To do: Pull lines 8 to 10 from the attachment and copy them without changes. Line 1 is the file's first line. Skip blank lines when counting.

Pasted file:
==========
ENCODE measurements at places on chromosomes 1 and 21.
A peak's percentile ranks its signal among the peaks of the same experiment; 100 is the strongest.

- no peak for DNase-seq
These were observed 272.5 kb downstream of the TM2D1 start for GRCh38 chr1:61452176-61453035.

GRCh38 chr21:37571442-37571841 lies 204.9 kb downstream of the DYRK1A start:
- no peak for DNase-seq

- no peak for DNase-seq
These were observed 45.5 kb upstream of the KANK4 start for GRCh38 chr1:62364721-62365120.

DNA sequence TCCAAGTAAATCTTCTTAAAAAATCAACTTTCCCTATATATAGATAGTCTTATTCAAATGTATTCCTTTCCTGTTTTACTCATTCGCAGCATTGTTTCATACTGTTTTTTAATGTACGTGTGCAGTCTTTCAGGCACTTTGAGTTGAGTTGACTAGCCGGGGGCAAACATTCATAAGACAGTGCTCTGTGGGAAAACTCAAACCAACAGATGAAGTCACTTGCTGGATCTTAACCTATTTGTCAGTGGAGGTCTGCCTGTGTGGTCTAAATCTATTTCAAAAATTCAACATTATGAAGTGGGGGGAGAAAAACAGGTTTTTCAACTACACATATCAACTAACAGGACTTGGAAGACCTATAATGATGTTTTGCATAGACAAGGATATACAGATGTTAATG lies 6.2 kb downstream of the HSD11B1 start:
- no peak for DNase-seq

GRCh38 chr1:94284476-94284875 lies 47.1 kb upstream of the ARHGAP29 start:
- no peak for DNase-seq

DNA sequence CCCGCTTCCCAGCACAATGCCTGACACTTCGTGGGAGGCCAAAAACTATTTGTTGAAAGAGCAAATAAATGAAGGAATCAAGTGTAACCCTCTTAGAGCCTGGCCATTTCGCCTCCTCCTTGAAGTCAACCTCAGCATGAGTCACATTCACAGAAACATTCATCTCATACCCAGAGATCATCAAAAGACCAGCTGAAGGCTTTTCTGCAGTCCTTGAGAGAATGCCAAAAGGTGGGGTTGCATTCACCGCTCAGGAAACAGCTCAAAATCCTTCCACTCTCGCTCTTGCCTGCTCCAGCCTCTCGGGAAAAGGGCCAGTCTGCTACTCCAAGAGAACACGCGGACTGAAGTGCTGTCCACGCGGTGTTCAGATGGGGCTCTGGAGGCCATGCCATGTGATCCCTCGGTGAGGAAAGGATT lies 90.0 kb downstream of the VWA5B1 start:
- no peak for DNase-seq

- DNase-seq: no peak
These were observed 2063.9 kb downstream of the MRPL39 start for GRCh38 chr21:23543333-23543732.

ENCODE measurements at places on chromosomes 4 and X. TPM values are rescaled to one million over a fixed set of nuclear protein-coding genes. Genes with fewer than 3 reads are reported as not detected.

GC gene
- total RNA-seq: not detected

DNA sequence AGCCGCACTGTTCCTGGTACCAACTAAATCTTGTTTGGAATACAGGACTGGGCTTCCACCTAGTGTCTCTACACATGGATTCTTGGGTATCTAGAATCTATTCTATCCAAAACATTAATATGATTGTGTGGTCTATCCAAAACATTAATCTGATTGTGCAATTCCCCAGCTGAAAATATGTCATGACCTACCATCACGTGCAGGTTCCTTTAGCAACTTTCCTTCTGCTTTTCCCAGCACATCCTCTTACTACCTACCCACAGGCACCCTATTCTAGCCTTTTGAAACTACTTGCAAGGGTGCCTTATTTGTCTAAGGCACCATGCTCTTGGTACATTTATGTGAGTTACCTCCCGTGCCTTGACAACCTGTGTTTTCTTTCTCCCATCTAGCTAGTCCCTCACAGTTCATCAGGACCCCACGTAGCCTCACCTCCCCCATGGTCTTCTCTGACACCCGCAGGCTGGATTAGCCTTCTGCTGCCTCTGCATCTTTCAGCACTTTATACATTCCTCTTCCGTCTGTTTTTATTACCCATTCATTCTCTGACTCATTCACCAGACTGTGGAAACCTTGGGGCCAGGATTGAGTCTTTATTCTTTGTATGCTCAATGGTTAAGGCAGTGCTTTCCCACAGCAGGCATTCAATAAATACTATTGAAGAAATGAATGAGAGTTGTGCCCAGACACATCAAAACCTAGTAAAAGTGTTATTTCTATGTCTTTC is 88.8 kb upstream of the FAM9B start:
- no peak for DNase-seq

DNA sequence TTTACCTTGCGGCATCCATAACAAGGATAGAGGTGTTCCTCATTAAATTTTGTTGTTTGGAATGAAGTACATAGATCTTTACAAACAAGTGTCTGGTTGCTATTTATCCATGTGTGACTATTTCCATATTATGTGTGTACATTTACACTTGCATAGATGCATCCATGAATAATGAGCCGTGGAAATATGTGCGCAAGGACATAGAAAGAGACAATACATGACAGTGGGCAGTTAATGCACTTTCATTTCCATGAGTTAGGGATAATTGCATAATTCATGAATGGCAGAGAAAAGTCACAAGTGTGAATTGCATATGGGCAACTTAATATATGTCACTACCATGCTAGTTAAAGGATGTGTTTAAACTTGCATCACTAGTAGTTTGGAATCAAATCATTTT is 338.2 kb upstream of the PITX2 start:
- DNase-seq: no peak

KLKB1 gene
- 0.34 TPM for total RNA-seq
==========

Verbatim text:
These were observed 45.5 kb upstream of the KANK4 start for GRCh38 chr1:62364721-62365120.

DNA sequence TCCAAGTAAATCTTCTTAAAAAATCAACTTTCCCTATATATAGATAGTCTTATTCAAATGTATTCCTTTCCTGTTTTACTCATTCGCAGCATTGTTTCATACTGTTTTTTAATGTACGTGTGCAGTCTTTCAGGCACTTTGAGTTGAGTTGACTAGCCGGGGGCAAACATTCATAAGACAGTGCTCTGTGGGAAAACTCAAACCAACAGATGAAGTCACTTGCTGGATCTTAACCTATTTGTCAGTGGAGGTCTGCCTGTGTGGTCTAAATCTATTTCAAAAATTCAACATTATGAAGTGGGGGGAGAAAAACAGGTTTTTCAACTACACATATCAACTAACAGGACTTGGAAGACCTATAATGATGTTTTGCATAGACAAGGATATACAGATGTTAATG lies 6.2 kb downstream of the HSD11B1 start:
- no peak for DNase-seq